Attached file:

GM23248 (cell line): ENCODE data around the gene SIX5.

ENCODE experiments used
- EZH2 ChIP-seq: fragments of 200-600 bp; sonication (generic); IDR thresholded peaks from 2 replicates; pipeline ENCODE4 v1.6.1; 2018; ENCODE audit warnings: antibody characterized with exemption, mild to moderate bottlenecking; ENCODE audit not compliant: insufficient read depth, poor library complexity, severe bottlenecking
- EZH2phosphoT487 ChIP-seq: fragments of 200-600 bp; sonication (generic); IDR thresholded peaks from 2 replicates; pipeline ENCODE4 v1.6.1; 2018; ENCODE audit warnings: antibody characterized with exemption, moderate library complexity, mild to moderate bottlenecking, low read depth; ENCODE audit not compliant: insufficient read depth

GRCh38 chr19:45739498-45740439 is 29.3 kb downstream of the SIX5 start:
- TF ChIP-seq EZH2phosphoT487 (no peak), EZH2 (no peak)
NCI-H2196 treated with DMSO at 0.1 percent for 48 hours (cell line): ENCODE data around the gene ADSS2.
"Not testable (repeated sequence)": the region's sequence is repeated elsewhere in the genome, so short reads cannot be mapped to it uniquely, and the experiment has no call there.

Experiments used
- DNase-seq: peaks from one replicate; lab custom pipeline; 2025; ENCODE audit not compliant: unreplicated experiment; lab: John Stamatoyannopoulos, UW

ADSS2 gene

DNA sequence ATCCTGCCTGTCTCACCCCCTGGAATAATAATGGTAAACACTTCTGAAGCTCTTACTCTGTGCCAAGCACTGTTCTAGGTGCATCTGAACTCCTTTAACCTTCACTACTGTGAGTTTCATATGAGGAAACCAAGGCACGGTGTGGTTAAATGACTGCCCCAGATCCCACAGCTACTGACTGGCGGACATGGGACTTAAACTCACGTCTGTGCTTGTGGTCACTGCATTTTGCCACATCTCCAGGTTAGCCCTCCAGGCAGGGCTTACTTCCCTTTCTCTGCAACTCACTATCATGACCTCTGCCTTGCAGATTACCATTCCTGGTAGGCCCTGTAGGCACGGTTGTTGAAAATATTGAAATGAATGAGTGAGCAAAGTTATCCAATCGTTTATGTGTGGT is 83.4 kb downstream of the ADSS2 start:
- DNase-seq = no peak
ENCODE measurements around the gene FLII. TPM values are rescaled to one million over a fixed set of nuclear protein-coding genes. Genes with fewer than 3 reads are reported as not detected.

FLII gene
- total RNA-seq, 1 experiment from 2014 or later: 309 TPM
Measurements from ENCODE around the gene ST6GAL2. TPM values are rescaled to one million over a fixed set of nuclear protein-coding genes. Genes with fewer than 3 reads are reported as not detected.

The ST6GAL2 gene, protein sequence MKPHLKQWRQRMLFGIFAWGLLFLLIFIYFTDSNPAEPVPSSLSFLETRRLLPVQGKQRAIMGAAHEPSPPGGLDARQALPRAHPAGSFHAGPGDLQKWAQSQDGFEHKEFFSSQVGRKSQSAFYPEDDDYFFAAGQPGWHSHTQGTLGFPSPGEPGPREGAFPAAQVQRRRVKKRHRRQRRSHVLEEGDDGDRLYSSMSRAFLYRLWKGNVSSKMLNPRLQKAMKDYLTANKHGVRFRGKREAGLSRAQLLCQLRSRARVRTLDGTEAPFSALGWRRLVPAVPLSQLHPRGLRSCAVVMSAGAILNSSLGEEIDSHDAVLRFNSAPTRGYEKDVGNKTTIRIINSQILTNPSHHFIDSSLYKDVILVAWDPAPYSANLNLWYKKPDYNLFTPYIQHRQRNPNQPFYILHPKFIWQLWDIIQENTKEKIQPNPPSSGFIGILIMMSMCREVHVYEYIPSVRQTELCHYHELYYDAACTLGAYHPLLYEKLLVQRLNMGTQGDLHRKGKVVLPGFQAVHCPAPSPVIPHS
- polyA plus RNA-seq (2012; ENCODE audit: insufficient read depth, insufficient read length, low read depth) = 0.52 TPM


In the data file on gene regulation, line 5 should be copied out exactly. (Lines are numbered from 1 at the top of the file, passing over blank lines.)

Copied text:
GRCh38 chr19:45739498-45740439 is 29.3 kb downstream of the SIX5 start: